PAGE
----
RIKEN BSI News No. 36 (Jun. 2007)

Language: English » Japanese


Motomasa Tanaka

Elucidating Prion Phenomena in Yeast

Dr. Motomasa Tanaka
Unit Leader, Tanaka Research Unit
Molecular Neuropathology Group

Most defects or mistakes are trivial-minor things that rarely affect the normal operation of things. However, there are mistakes, like some "bad" prion proteins, that are deadly and one of BSI's news Unit Leaders, Motomasa Tanaka, wants to know why. His lab is trying to identify not just which of those bad prion proteins are deadly but how age and other factors affect the rate at which those prions can kill.

“Proteins are ideal,” Tanaka explains, “in that they will always fold only one way.“ The components of these plutonian vehicles dictate how a protein will consistently bend and twist into its active shape. “What is remarkable is that regardless of the pathway a protein takes to fold into its active state, and there are many pathways, the final shape is always the same.”

Changes in structural elements, through mutation or damage, affect how a protein will fold. These changes produce proteins that need to be broken down and removed from the cell, but some these conformational changes are more stubborn than others are. These changes create bad seeds that in turn produce more bad seeds; this is the basis of prion disease.

Prion disease is the term given to a group of progressive neurodegenerative diseases that are fatal to a wide range of animals. There are inherited, infectious and spontaneous forms of the disease. While the causes are unknown, studies of infectious forms indicate that abnormal conformation of the prion protein can, like a virus, covert normal prion proteins into the contagious form and rapidly spread throughout the brain.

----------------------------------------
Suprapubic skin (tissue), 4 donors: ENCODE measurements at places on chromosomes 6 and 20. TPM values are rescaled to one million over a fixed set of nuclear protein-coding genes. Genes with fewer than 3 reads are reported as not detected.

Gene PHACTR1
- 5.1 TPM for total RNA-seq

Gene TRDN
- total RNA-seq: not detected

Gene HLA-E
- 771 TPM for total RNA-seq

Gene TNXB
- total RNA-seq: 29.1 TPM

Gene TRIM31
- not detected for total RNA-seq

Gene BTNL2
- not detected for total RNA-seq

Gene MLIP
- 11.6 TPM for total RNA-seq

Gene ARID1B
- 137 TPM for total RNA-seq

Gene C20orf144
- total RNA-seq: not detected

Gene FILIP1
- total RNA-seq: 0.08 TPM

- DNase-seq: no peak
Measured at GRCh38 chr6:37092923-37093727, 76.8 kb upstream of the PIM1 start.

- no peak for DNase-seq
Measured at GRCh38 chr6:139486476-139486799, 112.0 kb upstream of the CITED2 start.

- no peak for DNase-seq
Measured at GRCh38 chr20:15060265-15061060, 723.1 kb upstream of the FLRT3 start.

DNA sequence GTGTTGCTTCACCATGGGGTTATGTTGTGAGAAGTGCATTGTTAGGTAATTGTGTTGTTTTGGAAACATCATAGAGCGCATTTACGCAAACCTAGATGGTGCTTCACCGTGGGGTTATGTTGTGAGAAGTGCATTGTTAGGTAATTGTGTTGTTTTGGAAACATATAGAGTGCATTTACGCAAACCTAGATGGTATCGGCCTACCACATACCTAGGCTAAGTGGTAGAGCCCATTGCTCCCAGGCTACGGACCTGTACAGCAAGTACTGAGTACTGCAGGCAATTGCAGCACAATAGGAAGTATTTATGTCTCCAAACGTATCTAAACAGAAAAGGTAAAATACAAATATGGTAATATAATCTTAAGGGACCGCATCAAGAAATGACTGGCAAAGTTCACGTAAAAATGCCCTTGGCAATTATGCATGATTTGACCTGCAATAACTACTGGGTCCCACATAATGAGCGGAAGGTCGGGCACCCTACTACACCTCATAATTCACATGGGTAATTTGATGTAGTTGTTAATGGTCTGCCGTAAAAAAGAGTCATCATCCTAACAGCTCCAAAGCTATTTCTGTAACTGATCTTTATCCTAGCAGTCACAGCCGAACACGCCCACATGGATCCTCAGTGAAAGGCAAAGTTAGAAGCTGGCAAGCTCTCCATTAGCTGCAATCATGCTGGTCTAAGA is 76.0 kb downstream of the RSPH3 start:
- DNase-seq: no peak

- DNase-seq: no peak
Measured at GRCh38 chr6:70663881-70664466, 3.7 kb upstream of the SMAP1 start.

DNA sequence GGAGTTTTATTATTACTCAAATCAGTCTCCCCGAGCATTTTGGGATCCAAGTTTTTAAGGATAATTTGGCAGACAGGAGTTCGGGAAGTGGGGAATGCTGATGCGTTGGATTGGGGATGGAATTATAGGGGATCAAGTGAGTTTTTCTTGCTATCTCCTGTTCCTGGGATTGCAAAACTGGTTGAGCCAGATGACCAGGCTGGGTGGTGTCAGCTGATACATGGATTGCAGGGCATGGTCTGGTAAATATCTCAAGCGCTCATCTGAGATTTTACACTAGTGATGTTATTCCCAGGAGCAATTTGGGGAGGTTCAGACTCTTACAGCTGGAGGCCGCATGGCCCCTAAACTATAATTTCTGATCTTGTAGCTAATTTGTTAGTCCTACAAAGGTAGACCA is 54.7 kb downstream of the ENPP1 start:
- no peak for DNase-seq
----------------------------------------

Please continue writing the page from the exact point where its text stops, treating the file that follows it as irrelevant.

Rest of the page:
Tanaka wants to know what elements produce toxic misfolded proteins by studying the structures of all possible species of prion proteins. Working with yeast prions, Tanaka is trying to understand which forms of prion are normal and which are more likely to accumulate and become toxic as yeast ages.

Since prion proteins can be found everywhere in the body, Tanaka also hopes to learn why prion disease is centered on the brain. Unlike all other cells in the body, neurons do not replicate, therefore he believes aging most likely plays a role in spontaneous formations of abnormal prion conformations.

In his lab, Tanaka introduces different amyloid fibers into yeast to see which fibers will seed the spread of abnormal prions in organisms at different stages in their life cycles. Why yeast?

“Yeast are good subjects to study prion behaviour because, even though their protein sequences are different, their proteins behave similarly to mammalian proteins,” Tanaka explains. Also, since yeast does not succumb to prion disease it is possible to observe the behavorial properties of all known conformations of the prion protein. But, perhaps the real advantage to studying the development of prion disorders in yeast is to look at the affects of aging in contributing to misfolding susceptibility.

In addition, since yeast live for about one month and there are many yeast species to study-making rapid and detailed observations possible of genetic links, rates of conversion to abnormal prion proteins, and basic mechanistic properties of the protein. All of which may one day provide diagnostic and therapeutic tools for a whole range of protein misfolding diseases that can ravage a brain.


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